Publishes Revenue Ruling on North-South Spin-Off Transaction

The Internal Revenue Service has announced[1] that it will recommence issuing private letter rulings concerning whether a distributing corporation’s transfer of stock or securities of a controlled corporation (or “Spinco”) in exchange for debt of the distributing corporation would qualify for tax-free treatment in cases where such distributing corporation debt is issued in anticipation of a spin-off transaction intended to qualify under Sections 368(a)(1)(D) and 355. This action reverses a policy adopted by the IRS in early 2013 when the IRS announced that it would no longer issue private letter rulings on debt exchanges in any case where the distributing corporation debt was issued in anticipation of the spin-off.[2] The IRS recently has also announced that it will recommence issuing private letter rulings concerning North-South transactions (defined below) and published a Revenue Ruling[3] setting forth in general the IRS’s position on such transactions.

If sections 355 and 361 apply to the issuance of Spinco shares and/or debt securities to the distributing corporation and the subsequent exchange of such Spinco shares or securities for debt of the distributing corporation, the distributing corporation recognizes no gain. This result is notwithstanding that the Spinco shares or securities may have little or no tax basis in the hands of the distributing corporation after such tax basis is reduced to account for any cash received from, or liabilities assumed by, Spinco in exchange for Spinco’s assets. As a commercial and financial matter, debt exchanges allow a distributing corporation to reduce its leverage to take into account the disposition of Spinco assets in the spin-off (including a disproportionate deleveraging). A deleveraging debt exchange allows the distributing corporation to increase its equity value without incurring corporate income tax, which is commonly referred to as a “monetization strategy.” The distributing corporation also may implement as an additional monetization strategy the receipt of cash from Spinco, which is tax-free to the extent of the tax basis in the Spinco assets and so long as the cash is used to promptly repay creditors or distributed in pursuance of the plan of reorganization.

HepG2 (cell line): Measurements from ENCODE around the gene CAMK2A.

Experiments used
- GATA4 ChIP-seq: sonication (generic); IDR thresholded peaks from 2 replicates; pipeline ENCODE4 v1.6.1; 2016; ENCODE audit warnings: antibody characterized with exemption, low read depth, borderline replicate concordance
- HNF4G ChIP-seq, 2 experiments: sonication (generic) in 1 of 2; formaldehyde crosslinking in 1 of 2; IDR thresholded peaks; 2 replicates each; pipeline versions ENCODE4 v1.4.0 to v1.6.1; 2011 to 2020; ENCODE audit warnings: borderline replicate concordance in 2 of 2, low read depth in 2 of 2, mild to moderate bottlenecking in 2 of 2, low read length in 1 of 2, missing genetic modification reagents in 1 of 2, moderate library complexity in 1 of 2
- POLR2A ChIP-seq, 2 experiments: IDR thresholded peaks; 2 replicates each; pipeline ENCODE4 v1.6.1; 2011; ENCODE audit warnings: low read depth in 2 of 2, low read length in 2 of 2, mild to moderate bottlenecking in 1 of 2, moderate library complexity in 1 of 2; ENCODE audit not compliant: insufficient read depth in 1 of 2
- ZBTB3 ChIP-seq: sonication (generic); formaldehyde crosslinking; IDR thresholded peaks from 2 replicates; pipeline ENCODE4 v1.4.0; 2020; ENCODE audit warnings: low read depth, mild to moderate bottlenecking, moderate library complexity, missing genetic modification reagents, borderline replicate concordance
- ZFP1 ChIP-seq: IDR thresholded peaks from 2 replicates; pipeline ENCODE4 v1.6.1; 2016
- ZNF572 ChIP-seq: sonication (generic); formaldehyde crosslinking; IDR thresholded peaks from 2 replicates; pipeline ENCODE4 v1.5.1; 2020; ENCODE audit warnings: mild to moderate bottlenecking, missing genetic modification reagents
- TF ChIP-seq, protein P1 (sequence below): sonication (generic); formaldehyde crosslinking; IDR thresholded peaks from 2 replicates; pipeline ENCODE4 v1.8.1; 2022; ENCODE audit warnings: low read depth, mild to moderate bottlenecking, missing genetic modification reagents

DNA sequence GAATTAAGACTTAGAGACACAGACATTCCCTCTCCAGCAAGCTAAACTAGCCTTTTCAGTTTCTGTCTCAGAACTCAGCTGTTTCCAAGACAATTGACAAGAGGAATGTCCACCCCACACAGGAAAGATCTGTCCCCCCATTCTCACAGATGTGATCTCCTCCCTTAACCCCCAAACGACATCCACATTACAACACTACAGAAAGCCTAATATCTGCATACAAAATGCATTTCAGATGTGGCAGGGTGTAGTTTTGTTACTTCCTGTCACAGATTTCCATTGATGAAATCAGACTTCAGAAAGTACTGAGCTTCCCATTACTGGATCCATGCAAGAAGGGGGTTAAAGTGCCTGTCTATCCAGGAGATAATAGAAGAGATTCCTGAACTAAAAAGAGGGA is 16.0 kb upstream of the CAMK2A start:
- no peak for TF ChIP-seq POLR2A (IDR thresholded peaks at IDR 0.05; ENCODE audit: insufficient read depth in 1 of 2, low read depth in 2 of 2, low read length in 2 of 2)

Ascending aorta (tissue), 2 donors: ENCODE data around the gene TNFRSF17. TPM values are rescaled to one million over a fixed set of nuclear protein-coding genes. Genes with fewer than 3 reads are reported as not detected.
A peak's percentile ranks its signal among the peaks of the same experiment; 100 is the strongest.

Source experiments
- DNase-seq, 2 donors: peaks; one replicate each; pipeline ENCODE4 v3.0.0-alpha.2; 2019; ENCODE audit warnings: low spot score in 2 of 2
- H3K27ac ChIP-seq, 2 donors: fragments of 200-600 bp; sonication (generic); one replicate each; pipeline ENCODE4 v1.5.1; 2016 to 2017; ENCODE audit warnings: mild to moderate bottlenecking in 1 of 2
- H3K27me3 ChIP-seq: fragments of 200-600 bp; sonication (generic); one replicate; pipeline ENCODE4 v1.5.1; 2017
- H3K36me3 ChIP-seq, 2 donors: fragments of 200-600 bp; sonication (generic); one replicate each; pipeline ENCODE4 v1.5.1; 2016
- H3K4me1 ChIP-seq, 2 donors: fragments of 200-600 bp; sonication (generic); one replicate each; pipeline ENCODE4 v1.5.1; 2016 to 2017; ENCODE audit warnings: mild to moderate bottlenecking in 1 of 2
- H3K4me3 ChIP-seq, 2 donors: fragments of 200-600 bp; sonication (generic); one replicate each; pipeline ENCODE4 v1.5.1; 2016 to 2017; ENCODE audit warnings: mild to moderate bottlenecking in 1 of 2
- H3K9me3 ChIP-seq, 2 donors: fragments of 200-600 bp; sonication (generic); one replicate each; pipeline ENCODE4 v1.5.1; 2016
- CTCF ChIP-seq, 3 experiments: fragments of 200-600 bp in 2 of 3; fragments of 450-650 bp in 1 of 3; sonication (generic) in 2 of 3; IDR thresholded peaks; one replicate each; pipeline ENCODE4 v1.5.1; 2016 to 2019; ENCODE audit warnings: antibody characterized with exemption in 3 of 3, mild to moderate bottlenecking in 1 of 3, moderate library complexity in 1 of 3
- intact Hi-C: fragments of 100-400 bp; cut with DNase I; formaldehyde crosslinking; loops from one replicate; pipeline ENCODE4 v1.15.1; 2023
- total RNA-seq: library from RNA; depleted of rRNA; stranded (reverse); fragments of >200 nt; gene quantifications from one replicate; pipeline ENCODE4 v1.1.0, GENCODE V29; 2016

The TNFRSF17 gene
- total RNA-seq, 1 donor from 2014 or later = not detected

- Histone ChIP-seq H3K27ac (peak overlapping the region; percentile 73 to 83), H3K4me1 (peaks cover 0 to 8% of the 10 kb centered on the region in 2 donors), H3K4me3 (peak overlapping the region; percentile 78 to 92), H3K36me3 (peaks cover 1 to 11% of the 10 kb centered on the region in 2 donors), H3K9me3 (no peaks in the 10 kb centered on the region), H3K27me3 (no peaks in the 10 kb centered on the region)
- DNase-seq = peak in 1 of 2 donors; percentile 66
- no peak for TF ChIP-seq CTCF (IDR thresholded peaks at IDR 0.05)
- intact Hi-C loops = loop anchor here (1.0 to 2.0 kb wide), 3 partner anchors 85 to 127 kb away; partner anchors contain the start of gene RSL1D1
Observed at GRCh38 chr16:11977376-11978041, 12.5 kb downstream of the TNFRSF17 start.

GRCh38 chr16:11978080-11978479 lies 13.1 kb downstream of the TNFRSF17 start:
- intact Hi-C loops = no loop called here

In several cases, before and after the 2013 policy change, distributing corporations have facilitated or enhanced their debt exchanges by issuing, usually to investment banks, short-term debt with a term of ninety or fewer days. After the bank held the debt for a minimum amount of time (typically 5 days), the parties then entered into an exchange agreement under which the bank was required to swap the distributing corporation’s debt for Spinco equity or debt securities, typically 14 days after the bank had acquired the distributing corporation debt, if the spin-off was consummated. Immediately after the exchange, the bank would then sell the Spinco equity or debt securities (through its underwriting desk). Entering into a debt exchange with an initial purchaser of its short-term debt allows the distributing corporation to complete the debt exchange without negotiating with its existing creditors, who may have no interest in holding Spinco equity or debt securities and who may be difficult to locate and aggregate, and without bearing what amounts to a substantial premium to compensate an intermediary that has tendered for existing debt of the distributing corporation in anticipation of acquiring Spinco equity or debt securities in the debt exchange.